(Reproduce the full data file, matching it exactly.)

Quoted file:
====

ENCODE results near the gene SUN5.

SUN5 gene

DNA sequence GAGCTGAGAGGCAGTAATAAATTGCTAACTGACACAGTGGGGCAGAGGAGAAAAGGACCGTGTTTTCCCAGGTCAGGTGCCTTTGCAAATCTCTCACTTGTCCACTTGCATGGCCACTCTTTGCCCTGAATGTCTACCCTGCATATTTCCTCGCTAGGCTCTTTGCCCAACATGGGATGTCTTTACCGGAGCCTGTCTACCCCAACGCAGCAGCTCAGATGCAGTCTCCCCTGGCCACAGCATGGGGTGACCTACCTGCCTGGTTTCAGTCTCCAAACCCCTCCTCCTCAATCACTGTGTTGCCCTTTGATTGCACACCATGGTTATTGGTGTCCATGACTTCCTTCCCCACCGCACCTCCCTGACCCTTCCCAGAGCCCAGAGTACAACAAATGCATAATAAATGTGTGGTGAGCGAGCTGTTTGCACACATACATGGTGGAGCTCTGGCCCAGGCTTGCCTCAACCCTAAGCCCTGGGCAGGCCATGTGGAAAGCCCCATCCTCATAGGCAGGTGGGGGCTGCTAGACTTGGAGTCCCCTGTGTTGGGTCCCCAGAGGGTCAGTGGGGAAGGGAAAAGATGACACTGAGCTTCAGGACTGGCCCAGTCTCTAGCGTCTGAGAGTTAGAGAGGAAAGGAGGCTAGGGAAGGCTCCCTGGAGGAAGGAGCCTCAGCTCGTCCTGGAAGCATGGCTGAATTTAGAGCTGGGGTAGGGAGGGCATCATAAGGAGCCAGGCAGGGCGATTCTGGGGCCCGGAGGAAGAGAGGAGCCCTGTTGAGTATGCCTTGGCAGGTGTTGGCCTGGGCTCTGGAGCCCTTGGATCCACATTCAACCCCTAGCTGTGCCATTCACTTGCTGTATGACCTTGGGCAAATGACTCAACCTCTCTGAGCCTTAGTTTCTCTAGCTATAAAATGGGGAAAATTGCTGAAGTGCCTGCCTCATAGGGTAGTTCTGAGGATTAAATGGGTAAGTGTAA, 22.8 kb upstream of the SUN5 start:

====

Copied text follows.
ENCODE results near the gene SUN5.

SUN5 gene

DNA sequence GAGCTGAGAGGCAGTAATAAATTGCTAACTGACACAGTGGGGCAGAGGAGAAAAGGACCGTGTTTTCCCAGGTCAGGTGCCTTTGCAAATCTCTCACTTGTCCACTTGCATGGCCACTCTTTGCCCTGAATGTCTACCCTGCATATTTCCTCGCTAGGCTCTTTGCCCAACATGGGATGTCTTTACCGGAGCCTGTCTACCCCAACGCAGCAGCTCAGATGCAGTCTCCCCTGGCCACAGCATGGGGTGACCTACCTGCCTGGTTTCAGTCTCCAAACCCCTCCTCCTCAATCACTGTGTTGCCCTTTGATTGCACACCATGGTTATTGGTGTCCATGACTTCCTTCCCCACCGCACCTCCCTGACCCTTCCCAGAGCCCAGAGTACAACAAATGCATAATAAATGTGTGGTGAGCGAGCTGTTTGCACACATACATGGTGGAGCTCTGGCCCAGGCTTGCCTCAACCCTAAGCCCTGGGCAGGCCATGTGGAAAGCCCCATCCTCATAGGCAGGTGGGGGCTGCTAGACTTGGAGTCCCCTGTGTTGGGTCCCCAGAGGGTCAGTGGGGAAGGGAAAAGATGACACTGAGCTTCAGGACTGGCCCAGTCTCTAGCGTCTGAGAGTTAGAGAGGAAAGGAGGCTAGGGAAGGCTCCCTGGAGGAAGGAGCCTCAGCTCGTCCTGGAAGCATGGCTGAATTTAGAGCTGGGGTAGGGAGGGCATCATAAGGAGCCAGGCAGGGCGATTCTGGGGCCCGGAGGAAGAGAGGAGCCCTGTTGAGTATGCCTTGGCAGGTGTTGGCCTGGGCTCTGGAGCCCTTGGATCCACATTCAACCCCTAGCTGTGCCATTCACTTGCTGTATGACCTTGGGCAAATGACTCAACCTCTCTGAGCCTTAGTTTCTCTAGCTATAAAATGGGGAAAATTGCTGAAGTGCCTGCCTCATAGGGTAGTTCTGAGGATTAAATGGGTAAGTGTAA, 22.8 kb upstream of the SUN5 start: